The arguments put forward in the report of His Beatitude Archbishop Ieronymos and refuted earlier on repeated occasions accord to the letter with the position of the Patriarchate of Constantinople. Yet, doubts arise whether the plenitude of the Greek Orthodox Church shares them. Metropolitan Seraphim of Kythira testified to the lack of unanimity among the hierarchs of the Church of Greece on the issue in question, noting that the voice of those who disagreed with the recognition of the Ukrainian schism fell on deaf ears: “First the white-haired and eminently respectable Metropolitans Seraphim of Karystia and Germanos of Ilias took the floor and with profound wisdom and intelligence talked about this crucial issue, admitting that the Ecumenical Patriarch has the canonical right to grant autocephaly on certain conditions, but as the situation at present is critical, extraordinary caution and intensive study of this complicated problem are needed without any haste. In the same vein were presentations of the Most Reverend Metropolitans Daniel of Caesarea, Nicholas of Mesogaia, Seraphim of Piraeus… and mine. The Most Reverend Metropolitans Andreas of Dryinoupolis and Kosmas of Aitolia did not take the floor but joined the hierarchs who had spoken earlier. The Most Reverend Metropolitans Symeon of New Smyrna and Nektarios of Kerkyra were absent, but presented their position in the written form. They treated this serious Ukrainian issue with the same sentiments and from the same point of view.”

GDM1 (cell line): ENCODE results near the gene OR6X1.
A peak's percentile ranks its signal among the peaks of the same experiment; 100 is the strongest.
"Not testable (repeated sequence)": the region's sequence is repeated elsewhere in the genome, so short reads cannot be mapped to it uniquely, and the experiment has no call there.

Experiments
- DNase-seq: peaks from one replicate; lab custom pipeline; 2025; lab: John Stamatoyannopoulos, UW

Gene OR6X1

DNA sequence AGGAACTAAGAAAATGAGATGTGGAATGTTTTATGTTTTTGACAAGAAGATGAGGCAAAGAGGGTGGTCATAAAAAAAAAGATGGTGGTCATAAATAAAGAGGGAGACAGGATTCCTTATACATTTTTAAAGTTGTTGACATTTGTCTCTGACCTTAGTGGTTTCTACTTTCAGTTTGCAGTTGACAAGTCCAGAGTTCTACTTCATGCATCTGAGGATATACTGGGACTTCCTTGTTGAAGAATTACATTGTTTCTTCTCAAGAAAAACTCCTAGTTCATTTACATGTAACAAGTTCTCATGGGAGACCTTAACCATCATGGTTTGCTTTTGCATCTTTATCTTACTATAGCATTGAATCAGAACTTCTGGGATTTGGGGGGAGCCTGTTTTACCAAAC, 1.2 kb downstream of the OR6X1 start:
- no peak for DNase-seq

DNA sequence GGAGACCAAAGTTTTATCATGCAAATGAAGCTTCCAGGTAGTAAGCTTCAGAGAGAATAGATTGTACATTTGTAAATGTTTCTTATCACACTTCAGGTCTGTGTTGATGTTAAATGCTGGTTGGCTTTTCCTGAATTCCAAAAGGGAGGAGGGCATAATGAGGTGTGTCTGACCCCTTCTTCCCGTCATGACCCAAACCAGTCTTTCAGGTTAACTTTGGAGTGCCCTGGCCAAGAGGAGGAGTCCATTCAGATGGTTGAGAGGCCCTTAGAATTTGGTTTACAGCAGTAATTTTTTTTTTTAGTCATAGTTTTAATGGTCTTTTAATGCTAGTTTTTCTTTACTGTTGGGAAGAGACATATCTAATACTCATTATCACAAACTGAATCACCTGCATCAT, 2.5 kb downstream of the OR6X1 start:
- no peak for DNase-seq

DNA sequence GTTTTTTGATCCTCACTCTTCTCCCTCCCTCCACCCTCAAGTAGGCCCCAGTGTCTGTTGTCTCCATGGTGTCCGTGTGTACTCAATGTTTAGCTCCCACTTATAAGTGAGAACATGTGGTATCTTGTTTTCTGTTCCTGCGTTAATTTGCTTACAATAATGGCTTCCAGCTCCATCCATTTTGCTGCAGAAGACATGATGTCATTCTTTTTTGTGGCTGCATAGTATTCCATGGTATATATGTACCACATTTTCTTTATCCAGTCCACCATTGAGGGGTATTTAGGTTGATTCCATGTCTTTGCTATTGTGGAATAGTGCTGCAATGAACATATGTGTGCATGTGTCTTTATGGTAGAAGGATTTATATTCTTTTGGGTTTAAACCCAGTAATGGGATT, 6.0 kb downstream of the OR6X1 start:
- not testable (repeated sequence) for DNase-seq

In his letter to the Council of Hierarchs and His Beatitude the Chairman, Metropolitan Symeon of New Smyrna notes that the granting of autocephaly to Ukraine under the conditions in which it was provided “bears no resemblance to the other autocephalies that were previously granted” by the Patriarchate of Constantinople. He emphasizes that “the quick recognition… of the schismatics and of the so-called ‘self-consecrated’ – bypassing the canonical local Church, as well as the Moscow Patriarchate, by whom the schismatics were condemned – and the granting of autocephaly to the new ecclesiastical structure raise reasonable questions and cause reactions.” He also points out the canonically unacceptable fact of existence of “two parallel local Churches” in Ukraine and the second split within “the new ecclesiastical structure that received autocephaly.” He speaks directly about the interest of the great geopolitical powers in the rushed granting of “autocephaly” to the schismatics. Comparing the current state of the Orthodoxy to the events of the Great Schism of 1054, he calls upon the hierarchs “not to rush to take a position.” “A hasty and ‘off the cuff’ treatment of the issue,” Metropolitan Symeon writes, “will expose us and involve our Church in adventures. It is a mistake to believe that such an approach to the issue constitutes support for the Ecumenical Patriarchate.”